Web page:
Soviet Foreign Minister Eduard Shevardnadze said Tuesday that the Persian Gulf could be on the verge of war, and he hinted at a possible U.N. military operation in the region.

As Shevardnadze addressed the 45th General Assembly, the Security Council prepared to vote on extending the embargo on Iraq to the air.The financial markets, meanwhile, reflected world pessimism over the possibilty of a settlement in the near future to the Persian Gulf crisis. Gold prices rose to $15 an ounce in Hong Kong, helped the New York Stock Exchange hit a 14-month low and had oil prices flirting with $40 a barrel.

The General Assembly has become a forum for world leaders to vent their rage at Baghdad.

In his speech Tuesday, Shevardnadze referred to Aug. 2, the date of the Kuwait invasion, as "Black Thursday."

"Iraq flagrantly violated the United Nations Charter, the principles of international law, the universally recognized norms of morality and the standards of civilized behavior," Shevardnadze said. He noted that "the United Nations has the power to suppress `acts of aggression.' "

Up until the invasion, the Soviet Union was Iraq's strongest ally. But the Soviets have firmly sided with the U.S.-led effort to isolate and pressure the Baghdad government.

"War may break out on the gulf region any day, any moment," Shevardnadze warned.

On Monday, French President Francois Mitterrand issued a strong message to Iraq. "There is no compromise as long as Iraq does not comply with resolutions of the Security Council and withdraw from Kuwait. The sovereignty of that country is not negotiable," he said.

But he also held out the possibility of peace. "If Iraq were to withdraw its troops and free the hostages, everything might be possible," Mitterrand said.

Although every foreign leader who spoke Monday joined Mitterrand in assailing Iraq, President Saddam Hussein did not appear to be backing down. The French Foreign Ministry said Tuesday that Iraqi soldiers have taken two new French nationals hostage in Kuwait and transported them to an unknown destination.

Iraq also said Tuesday it will put Bush on trial Oct. 15 for "crimes against the peoples of the world."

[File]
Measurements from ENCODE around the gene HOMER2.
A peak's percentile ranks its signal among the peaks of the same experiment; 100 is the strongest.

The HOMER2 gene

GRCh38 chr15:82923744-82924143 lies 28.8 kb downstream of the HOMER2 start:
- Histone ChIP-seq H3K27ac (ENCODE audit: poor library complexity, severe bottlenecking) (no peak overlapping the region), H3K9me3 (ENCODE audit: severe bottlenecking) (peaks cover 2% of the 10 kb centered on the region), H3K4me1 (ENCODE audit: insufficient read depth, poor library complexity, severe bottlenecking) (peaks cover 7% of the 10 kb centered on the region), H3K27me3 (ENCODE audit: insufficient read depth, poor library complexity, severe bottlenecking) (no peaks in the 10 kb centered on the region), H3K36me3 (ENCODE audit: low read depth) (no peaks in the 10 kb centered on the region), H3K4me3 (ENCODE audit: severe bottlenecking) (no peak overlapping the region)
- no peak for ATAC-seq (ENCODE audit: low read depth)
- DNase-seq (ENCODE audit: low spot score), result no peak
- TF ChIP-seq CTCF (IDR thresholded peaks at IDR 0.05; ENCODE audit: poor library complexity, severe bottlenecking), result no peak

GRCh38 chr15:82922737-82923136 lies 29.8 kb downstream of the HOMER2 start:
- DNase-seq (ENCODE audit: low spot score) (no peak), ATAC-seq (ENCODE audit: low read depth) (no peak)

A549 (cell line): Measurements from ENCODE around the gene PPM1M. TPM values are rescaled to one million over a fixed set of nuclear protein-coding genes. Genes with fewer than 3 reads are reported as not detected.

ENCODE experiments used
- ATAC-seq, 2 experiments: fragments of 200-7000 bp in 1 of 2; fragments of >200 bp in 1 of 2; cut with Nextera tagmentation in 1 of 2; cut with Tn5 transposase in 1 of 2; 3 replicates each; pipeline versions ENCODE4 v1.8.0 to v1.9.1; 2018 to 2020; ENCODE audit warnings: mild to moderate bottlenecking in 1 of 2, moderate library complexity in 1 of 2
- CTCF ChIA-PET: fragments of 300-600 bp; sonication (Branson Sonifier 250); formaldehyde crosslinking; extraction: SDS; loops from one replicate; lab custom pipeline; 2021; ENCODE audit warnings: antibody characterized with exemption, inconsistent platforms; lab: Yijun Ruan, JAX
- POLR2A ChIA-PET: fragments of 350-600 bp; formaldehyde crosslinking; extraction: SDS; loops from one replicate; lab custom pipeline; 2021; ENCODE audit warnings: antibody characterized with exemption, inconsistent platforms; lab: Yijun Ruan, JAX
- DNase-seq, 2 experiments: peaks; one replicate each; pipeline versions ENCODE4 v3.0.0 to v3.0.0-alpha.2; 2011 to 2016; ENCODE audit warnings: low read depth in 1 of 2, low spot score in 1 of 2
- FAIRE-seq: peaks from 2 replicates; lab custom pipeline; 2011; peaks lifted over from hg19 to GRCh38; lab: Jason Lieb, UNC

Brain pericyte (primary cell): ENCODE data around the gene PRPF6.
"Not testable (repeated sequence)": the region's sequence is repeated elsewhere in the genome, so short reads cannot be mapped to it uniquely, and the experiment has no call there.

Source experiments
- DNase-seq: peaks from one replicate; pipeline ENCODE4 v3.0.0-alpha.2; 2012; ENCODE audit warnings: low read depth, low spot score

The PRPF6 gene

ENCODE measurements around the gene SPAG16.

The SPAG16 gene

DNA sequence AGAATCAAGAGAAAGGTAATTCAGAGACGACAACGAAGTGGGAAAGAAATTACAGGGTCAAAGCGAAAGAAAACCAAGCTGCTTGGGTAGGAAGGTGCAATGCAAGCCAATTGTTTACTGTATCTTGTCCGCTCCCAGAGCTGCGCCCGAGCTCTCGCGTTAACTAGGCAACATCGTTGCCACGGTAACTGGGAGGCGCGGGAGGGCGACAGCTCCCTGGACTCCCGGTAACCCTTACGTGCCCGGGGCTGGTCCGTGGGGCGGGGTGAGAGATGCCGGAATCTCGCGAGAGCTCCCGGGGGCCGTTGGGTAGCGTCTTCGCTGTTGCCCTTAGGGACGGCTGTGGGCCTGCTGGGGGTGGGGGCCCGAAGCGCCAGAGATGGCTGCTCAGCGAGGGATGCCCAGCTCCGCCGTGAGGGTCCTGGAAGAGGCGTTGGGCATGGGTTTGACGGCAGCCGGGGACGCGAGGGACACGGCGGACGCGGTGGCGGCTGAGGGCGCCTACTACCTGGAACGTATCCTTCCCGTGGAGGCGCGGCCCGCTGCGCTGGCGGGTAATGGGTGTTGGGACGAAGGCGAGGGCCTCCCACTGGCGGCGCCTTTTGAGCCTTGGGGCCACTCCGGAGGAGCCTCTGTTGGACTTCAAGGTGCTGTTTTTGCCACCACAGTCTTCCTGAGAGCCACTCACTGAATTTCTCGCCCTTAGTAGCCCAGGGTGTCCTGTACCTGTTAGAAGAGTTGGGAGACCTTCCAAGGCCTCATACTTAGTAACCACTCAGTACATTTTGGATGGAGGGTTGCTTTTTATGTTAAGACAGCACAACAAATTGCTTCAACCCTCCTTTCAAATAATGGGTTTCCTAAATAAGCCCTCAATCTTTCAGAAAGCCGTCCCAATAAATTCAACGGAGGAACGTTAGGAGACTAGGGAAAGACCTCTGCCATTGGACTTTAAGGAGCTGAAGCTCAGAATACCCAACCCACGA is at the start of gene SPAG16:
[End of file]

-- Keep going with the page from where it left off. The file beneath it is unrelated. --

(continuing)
Iraq first announced its plan to try Bush on Sept. 12, shortly after Western officials suggested Saddam be tried for crimes against humanity for the use of chemical weapons in 1988 against Iraq's minority Kurdish population.

Baghdad accuses Bush of planning a war against Iraq, attempting genocide by sponsoring U.N. sanctions and committing aggressionagainst Panama and Grenada, according to Hamid Al-Rawi, chairman of Iraq's bar association and head of a panel preparing for the trial.

Al-Rawi said the trial would be an "international process" with witnesses from other countries and Arab and non-Arab jurists. It would be conducted on the same basis as the Nuremberg trials of Nazi war criminals following World War II, he said.

Bush's tough message to Saddam

Bush issued his own tough message Monday. After speaking to about 150 representatives of Arab-American groups in Washington, he was asked why he would not talk directly with Saddam.

The president said Iraq would have to first pull out of Kuwait, restore the former Kuwaiti leadership and assure the safety of Americans.

"We're not going to yield one inch on those provisions," he said.

Asked why the United States was depriving the children of Iraq of food in the international trade embargo, the president said the Iraqi government would not permit relief organizations to send in supervised food shipments.

"I am much less interested in feeding Saddam Hussein's army at this point," he said.

Iraq `will never surrender Kuwait'

On Sunday, Saddam declared he would rather go to war than let a U.N.-ordered trade embargo "strangle" his country. A day later he insisted that "Kuwait belongs to Iraq and we will never give it up even if we have to fight over it for a thousand years."

His comments have caused jitters in financial markets.

As leaders from Brazil, Argentina, Poland and Indonesia condemned Baghdad Monday at the United Nations, Iraq's U.N. ambassador, Abdul Amir Al-Anbari, listened impassively from his seat.

Turkish president visits U.S.

Bush met Tuesday with one of his first allies in his effort to isolate Saddam, Turkish President Turgut Ozal.

Turkey agreed soon after Iraq's invasion to shut down a pipeline carrying Iraqi oil to Turkey - even though the decision posed a big economic hardship.

Later, Bush was to discuss his "burden-sharing" plan for paying the cost of the gulf operation at the annual meeting of the International Monetary Fund.